at the expense of residential care, though Ladyman has admitted
    that this could take 20 years to achieve.

    In several speeches Ladyman has called for a social care system
    that promotes independence through preventive services such as
    housing, leisure and transport. A similar message was apparent in
    Improving the Life Chances of Disabled People.

    Such a move would signal a complete reversal of the long-term trend
    for social care to focus on people with the most acute needs,
    through ever tighter eligibility criteria. Its implication is
    significant: upfront investment in prevention on top of existing
    funding for acute cases.

    Jon Glasby, senior lecturer at Birmingham University’s health
    services management centre, says: “We’ve got to carry on down that
    course while we also invest in longer term preventive measures that
    may not bring in cost savings for a number of years. That will take
    some form of double funding.”

    The strategy unit says the government will have to give councils
    “invest to save” funding, and calls for the Department of Health to
    bid for extra money for pilots in next year’s spending
    review.

    One way forward could be through local public service agreements,
    in which councils are given money to revamp services to meet
    targets agreed with government.

    Dixon suggests the government’s response to the King’s
    Fund-sponsored Wanless review of older people’s care is cause for
    optimism about funding. He says: “I’ve been encouraged to see the
    DoH saying they will be considering whether to come in behind the
    Wanless review.”

    For some outside local government, funding is only part of the
    problem about a shift to prevention – councils must change
    too.
    John Knight, head of policy at Leonard Cheshire, says: “We’d like
    to see the DoH say something directive about councils adopting a
    more preventive approach in their commissioning strategies.”

    A DoH leak in December sparked speculation that the government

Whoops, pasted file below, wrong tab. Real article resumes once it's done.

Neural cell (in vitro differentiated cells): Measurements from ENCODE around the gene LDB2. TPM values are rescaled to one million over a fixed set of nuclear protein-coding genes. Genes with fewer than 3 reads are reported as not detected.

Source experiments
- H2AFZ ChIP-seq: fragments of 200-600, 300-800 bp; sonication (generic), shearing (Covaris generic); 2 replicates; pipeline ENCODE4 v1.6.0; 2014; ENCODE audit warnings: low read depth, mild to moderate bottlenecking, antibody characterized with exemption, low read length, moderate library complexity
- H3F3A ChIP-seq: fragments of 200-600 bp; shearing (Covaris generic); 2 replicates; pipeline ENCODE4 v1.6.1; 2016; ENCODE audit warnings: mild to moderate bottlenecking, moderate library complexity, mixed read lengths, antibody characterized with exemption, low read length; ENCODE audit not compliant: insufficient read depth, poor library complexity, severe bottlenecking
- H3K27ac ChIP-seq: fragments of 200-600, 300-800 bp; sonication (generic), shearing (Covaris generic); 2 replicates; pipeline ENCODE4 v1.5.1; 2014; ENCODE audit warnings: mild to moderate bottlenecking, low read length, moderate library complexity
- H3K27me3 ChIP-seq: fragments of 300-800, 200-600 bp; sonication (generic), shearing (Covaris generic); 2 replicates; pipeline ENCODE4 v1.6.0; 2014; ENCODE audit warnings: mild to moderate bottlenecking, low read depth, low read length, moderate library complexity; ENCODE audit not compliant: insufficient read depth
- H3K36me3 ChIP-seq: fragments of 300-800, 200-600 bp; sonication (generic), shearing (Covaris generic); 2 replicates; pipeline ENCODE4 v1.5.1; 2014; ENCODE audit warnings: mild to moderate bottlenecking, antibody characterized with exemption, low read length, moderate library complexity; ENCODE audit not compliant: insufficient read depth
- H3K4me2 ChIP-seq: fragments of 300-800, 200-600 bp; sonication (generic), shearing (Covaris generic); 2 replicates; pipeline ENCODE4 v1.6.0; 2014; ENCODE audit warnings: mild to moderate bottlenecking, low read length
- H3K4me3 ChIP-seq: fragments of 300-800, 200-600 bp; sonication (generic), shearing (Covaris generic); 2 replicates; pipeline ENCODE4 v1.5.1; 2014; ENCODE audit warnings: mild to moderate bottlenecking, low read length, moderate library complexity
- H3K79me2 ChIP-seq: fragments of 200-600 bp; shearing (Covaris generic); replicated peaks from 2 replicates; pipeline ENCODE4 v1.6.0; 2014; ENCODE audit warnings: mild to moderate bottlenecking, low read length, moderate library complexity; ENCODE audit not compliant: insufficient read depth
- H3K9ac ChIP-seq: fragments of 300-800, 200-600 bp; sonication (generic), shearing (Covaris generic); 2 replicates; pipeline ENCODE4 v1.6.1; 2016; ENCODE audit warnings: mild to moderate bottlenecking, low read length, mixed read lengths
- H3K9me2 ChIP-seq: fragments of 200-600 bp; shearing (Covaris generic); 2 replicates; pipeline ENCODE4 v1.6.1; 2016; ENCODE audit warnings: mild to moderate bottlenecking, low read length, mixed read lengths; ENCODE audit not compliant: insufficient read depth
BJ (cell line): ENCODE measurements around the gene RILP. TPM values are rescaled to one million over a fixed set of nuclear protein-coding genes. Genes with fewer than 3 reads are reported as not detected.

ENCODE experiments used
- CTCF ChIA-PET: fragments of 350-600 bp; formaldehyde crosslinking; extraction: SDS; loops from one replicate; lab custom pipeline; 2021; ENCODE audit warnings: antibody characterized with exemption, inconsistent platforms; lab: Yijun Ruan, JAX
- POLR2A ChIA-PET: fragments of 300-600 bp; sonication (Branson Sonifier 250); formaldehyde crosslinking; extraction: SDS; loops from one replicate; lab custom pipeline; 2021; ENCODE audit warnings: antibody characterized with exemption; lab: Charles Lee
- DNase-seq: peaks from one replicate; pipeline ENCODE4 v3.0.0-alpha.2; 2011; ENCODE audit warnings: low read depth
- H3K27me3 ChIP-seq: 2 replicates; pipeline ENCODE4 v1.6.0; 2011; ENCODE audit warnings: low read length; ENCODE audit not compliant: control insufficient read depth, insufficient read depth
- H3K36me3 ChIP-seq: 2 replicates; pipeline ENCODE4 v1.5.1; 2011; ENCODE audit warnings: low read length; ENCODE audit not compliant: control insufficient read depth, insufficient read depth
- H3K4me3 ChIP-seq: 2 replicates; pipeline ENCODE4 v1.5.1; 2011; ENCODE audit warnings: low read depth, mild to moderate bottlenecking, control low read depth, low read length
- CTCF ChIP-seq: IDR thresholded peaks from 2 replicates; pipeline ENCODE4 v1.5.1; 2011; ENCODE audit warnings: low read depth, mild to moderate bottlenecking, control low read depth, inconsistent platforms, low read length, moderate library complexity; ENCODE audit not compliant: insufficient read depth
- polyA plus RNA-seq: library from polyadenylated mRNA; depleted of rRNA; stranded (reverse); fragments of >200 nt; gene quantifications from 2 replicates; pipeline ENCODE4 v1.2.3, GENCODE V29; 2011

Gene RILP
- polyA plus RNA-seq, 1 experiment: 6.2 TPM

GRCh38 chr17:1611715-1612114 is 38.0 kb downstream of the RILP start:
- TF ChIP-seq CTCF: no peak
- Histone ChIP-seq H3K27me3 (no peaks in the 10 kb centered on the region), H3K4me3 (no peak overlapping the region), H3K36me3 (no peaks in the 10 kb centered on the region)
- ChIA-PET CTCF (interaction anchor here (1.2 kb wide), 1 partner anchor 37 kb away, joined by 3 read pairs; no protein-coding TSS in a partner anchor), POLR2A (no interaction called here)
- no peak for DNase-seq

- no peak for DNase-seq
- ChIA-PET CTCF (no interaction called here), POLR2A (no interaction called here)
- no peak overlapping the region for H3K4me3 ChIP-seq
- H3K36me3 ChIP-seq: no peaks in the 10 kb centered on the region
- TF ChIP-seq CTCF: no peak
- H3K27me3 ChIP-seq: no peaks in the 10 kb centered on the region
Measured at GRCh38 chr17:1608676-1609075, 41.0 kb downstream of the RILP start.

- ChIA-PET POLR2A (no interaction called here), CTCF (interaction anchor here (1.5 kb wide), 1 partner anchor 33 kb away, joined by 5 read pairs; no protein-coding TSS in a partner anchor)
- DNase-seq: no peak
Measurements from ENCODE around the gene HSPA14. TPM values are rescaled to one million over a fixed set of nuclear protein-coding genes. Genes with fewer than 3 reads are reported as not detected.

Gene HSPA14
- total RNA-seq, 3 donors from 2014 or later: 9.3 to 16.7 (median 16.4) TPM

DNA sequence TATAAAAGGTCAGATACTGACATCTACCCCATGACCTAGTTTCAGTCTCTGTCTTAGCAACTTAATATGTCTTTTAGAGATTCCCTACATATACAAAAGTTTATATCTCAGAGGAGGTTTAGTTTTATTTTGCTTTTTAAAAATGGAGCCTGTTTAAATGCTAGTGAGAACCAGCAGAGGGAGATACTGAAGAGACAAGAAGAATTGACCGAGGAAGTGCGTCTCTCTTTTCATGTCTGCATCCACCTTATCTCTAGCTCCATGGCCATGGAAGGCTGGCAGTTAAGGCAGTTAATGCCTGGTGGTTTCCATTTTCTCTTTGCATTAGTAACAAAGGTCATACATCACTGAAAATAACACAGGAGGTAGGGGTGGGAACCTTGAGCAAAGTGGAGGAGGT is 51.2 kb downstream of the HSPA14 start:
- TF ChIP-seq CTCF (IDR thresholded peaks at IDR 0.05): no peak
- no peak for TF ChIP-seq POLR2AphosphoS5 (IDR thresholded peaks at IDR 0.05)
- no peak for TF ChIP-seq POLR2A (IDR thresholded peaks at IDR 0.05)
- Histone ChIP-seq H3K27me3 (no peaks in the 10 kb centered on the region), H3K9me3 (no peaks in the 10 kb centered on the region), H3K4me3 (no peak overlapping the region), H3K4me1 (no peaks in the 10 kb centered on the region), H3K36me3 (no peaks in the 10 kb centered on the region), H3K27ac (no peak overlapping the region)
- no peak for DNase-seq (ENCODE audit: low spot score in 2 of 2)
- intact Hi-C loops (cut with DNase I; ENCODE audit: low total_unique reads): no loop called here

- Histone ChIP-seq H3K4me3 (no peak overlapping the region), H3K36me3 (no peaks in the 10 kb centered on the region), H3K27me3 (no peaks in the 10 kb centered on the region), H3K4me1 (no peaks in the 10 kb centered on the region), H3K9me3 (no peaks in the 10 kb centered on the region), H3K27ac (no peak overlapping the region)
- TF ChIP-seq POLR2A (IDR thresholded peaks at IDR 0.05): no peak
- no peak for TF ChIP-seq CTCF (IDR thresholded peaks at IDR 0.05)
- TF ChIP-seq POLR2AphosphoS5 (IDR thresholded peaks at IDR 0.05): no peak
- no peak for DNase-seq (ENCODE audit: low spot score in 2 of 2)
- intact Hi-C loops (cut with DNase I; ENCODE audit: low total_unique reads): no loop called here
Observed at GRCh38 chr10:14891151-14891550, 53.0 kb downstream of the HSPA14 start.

would impose compulsory commissioning partnerships on councils and
    primary care trusts – so-called virtual care trusts.

    This has since died down. Glasby says: “The DoH seemed very
    surprised. They said it wasn’t something they were actively
    considering.”

    There is sure to be a push for greater integration but many believe
    this will be along the lines of the Children Act 2004, with
    outcomes set by the centre and areas given the flexibility to
    pursue them.

    But some even see some danger in this, in the potential for health
    priorities to swamp social care values.

    Knight says: “I’d like to see the green paper almost celebrate the
    importance and sanctity of the social model… [That’s] what’s
    going to make independent living work.”

    Given the emphasis on prevention, there will also be calls for
    closer integration between social care and services like housing,
    transport and leisure.

    On paper at last?

    Personalised services
    Probable:

    • Individualised budgets.
    • Self-assessment.
    • Extra care housing.
    • Promotion of Homeshare schemes in which older or disabled
      people share with key workers or young people.
      Personalisation is expected to be the keynote of the green
      paper.

    Less likely:

    • Independent assessments.

    Seamless services
    Probable:

    • Greater integration between health and social care.
    • Closer working between social care and community services.

    Less likely:

    • Care trusts, virtual or otherwise.

    Proactive services
    Probable:

    • Social care to be much more preventive.
    • “Invest to save” pilots to test how this could work.

    Less likely:

    • A strong commitment on social care funding.